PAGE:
Why Identity is the Foundation of Digital Security

With cybercrime on the rise, security is a major concern at Australian organisations. That’s understandable: as bad actors find new ways to attack organisations, the attack surface gets bigger and bigger—and the mitigation strategies that companies need to implement to stay safe evolve every day.

And yet, in many instances, the way companies address their digital security misses a key factor. Proper digital security is about more than secure passwords and up-to-date antivirus protection. Without also addressing identity, organisations risk leaving vulnerabilities in place that could lead to the financial consequences and reputation penalties associated with cybersecurity incidents.

Let’s take a closer look at what identity and access management (IAM) is, why it’s so important, and some of the steps you can take today to ensure you’re protected.


The Critical Importance of Identity and Access Management

At a basic level, IAM encompasses the use of both policies and technology to control who has access to specific resources within a technology environment.

But this definition alone doesn’t capture the critical importance of IAM. In fact, identity is foundational to all the other security pieces that sit on top of it. If you can’t appropriately authenticate someone’s identity—and you let the wrong person into your systems—then the rest of the security you’ve built becomes somewhat useless.

As an example, when Seasons Living—a provider of senior living communities across Queensland—engaged Mangano IT to support their legacy applications and end-of-life infrastructure, our customised Security Assessment process quickly identified a number of IAM concerns.

One, in particular, was the use of shared accounts across staff members. Because multiple team members accessed systems using the same login credentials, access to data and resources couldn’t be controlled on a granular level. This left Seasons Living vulnerable—if one of its shared passwords was stolen or compromised, cybercriminals could have gained access to several people’s accounts, exponentially increasing the size and scope of the breach.

How to Build a Solid Identity Foundation

Although proper identity and access management is a multifaceted, ongoing undertaking for most organisations, the following are a few best practices to help get you started on a solid IAM foundation:

  1. Codify your IAM processes and procedures in a single document (or set of documents) and update them on a regular basis. Involve any appropriate stakeholders within your organisation to create the policies, and take the appropriate steps to make sure they’re enforced. Having centralised documentation sends a powerful signal to staff regarding your security expectations—but only if team members know they’ll be held accountable to them.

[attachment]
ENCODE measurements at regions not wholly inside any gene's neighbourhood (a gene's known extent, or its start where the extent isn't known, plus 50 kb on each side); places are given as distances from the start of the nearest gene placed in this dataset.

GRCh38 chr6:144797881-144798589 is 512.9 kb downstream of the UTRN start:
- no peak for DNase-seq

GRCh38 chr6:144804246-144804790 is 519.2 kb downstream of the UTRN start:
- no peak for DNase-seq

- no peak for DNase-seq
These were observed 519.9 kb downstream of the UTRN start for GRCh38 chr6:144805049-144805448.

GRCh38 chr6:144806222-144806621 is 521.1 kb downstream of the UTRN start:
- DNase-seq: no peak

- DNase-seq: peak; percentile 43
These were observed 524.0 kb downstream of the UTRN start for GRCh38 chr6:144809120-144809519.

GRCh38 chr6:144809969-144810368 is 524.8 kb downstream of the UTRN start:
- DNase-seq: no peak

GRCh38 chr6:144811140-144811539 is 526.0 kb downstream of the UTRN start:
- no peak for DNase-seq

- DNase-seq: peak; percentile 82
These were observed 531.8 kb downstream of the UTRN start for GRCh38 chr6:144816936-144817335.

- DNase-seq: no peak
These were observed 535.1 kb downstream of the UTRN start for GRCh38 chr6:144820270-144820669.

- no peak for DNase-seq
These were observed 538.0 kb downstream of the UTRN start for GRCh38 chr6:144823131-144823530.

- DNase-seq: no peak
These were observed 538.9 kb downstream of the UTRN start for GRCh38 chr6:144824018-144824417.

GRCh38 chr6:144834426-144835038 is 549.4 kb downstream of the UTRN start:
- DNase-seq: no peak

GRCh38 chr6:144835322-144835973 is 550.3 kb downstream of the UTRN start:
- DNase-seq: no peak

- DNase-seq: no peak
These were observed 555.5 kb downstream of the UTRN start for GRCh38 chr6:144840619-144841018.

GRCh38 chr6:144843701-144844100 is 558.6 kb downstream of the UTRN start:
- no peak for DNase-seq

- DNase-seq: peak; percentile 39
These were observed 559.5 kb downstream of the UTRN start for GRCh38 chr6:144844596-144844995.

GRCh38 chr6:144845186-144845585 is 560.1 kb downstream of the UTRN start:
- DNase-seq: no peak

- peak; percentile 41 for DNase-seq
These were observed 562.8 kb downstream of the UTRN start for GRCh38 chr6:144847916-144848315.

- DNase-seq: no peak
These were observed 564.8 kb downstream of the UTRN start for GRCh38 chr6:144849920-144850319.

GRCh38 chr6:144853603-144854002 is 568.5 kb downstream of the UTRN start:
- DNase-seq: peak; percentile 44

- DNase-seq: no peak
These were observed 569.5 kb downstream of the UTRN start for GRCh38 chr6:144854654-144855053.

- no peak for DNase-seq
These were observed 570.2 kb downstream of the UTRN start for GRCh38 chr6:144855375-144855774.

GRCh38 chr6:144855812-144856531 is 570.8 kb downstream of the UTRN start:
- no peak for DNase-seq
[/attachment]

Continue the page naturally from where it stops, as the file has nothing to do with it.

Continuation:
2. Make sure your IAM policy addresses the risks associated with remote work. As we expect remote and hybrid work to be the norm for the near future, make sure employees know how to log in securely to home or public networks and properly protect any sensitive data they print out.
  3. Employ multi-factor authentication (MFA) and single sign-on (SSO). A service like Azure AD makes this easy and prevents user frustration that could otherwise limit adoption.
  4. Use a ‘zero-trust’ approach when managing device access and usage. This way, you’ll avoid inadvertently granting employees more access to your systems and data than they need to do their jobs.
  5. Regularly update the security software on your devices. Also ensure employees do the same on any personal devices they use to access company resources.
  6. Take steps to protect sensitive data in the event of device loss or theft. The ability to wipe devices remotely, for example, can limit access to business information if they fall into the wrong hands (whether accidentally or not).
  7. Follow a ‘least-privileged’ approach when provisioning accounts for new or existing employees. When it comes to IAM, it’s better to put workers in the position of having to ask for additional access as needed than to grant more than is required.
  8. Use a ‘Segregation of Duties’ (SoD) approach for sharing control over core systems and processes. This is especially important in the case of critical functions.
  9. If you use generic accounts for training and testing purposes, limit their access to the lowest level required. Furthermore, make sure you have plans in place to lock down access to the accounts—or to delete them entirely—when the training or testing is complete.
  10. Develop defined procedures for removing and/or changing over user access and privileges when employees leave the company or change roles within it. Proper termination workflows are especially important in the case of firings or reductions in headcount that could trigger malicious activities by disgruntled outgoing employees.

While implementing the best practices above will put your organisations ahead of others that haven’t invested in IAM, they’re only the tip of the identity iceberg.

To properly secure your devices and data, enlist the support of a partner like Mangano IT. Not only can our customised Security Assessments help reveal identity risks you may not know about, our Connect + Protect solution builds proper IAM into the foundation of your IT infrastructure.

Reach out to our team of security specialists for more information or to get started.

Recent Posts
Lady at laptop typing